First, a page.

The COVID-19 Pandemic and the Importance of Financial Inclusion
Accounting & Finance / 15 September 2020
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Ricardo has been the tutor for the Certified Expert in Financial Inclusion Policy course at Frankfurt School for a number of years. He also works with the financial regulation institution in his home country Guatemala, where his responsibilities relate to international standards, prudential regulations and financial inclusion projects, among other regulatory topics. In such a capacity, he led the development and implementation of the country’s first National Financial Inclusion Strategy.

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According to official sources, the statistics show that as of mid-September 2020, there have been almost 30 million reported cases of COVID-19 worldwide, and it has taken the lives of approximately 950,000. The worst part is that the upward trend of those figures doesn’t seem to indicate signs of weakening. Along with health devastation globally, the social and daily life containment measures and constraints instituted by governments have also caused critical economic downturns by limiting businesses’ operations in an effort to mitigate the spread of the virus. Bottom line, all poverty indicators are peaking at a quite unprecedented pace and hence, besides human life itself, the main victim of this pandemic has been human welfare.

Financial Inclusion in the Wake of the Pandemic

Never in modern history has financial inclusion been more relevant. Never in the past have all means of granting access and fostering usage to quality financial services and all-around financial solutions for the people have had more meaning. Among such much-needed solutions there is a special mention to digital financial services, which in fact are quite compatible with the social distancing measures in place globally. Digital financial inclusion then is becoming increasingly important for every conscious financial regulator and policymaker in the world. For instance, regulatory responses to promote mobile money uptake in developing and emerging countries have tried to preserve financial inclusion for the base of the pyramid of the society by trying to keep afloat everyday mobile financial services transactions. Some of those measures include the introduction of fee waivers, flexibilisation of KYC and on-boarding requirements and increasing transaction & balance limits.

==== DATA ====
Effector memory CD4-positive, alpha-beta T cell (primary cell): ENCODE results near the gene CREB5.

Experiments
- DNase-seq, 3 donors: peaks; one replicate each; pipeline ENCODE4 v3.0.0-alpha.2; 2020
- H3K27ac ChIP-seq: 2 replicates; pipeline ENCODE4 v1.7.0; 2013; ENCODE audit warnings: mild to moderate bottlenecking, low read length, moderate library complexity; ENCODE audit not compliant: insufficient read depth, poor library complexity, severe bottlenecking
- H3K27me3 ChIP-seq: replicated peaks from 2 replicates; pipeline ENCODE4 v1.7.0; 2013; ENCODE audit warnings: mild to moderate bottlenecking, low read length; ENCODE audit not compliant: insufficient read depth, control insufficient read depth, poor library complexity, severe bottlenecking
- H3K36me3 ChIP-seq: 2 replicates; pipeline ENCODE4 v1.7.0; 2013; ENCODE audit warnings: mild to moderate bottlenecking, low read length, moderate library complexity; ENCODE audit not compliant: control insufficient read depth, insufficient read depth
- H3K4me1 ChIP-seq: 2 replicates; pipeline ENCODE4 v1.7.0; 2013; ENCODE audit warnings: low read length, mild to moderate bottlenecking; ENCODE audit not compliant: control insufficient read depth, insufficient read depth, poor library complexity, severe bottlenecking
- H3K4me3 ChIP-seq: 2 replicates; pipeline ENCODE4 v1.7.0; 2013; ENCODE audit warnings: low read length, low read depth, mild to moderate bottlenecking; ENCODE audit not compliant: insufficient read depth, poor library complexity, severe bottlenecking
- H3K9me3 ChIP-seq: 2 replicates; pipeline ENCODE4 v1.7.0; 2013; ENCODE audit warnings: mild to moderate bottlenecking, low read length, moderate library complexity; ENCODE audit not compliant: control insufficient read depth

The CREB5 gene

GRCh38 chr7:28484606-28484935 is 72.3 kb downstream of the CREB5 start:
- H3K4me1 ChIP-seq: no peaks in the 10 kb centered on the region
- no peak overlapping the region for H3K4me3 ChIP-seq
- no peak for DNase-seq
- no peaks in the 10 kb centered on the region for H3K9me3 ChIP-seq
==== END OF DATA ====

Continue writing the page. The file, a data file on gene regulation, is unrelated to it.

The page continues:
It is clear that with the ongoing pandemic threatening financial inclusion gains made over the past decade, not only financial regulators and policymakers but also industry players must develop and implement specific policy solutions to enhance financial stability and resilience through financial inclusion policies, and also to boost economic growth and to alleviate poverty. Addressing vulnerabilities unveiled by COVID-19 must include policy responses to prevent and mitigate as much as possible severe medium- and long-term damage.

Moving Forward through Education

The Certified Expert in Financial Inclusion Policy (CEFI) is structured in a deductive approach, starting with the discussion of the policymakers’ challenge to strike the right balance among three undeniable interrelated objectives: financial inclusion, financial integrity and financial stability. The program then moves on to review the topic of financial inclusion measurement which is critical not only to assess but also to fully understand all financial inclusion dimensions. The following unit goes into digital financial services, a topic that is considered as the most promising way to advance financial inclusion since technological innovations provide digital tools that allow for disruptive financial solutions which greatly benefit providers and users altogether, particularly making the provision of financial services more convenient and affordable. Consumer Empowerment and Market Conduct, a financial inclusion cornerstone, is discussed next since effective financial inclusion approaches can’t leave out the importance of taking care of consumers. MSMEs are critical for the economy and especially for the creation of jobs everywhere in the world, and therefore the program also includes two units that explore subjects closely related to financial inclusion for MSMEs, which are MSME Finance, and Microcredit, Microsavings and Microinsurance. Last, but definitely not least, the final unit wraps up all CEFI knowledge elements by studying National Financial Inclusion Strategies (NFIS), which are systematic roadmaps of actions that pursue the effective coordination between private and public sectors, among other stakeholders like international bodies, in order to achieve a positive impact on financial inclusion to a national level.

The COVID-19 pandemic has exacerbated poverty and financial exclusion levels for low-income households and small firms worldwide, so now is the time to respond with the proper tools. As a world-class professional online certification, CEFI can provide many of the answers needed to work steering a path towards a true inclusive and sustainable recovery.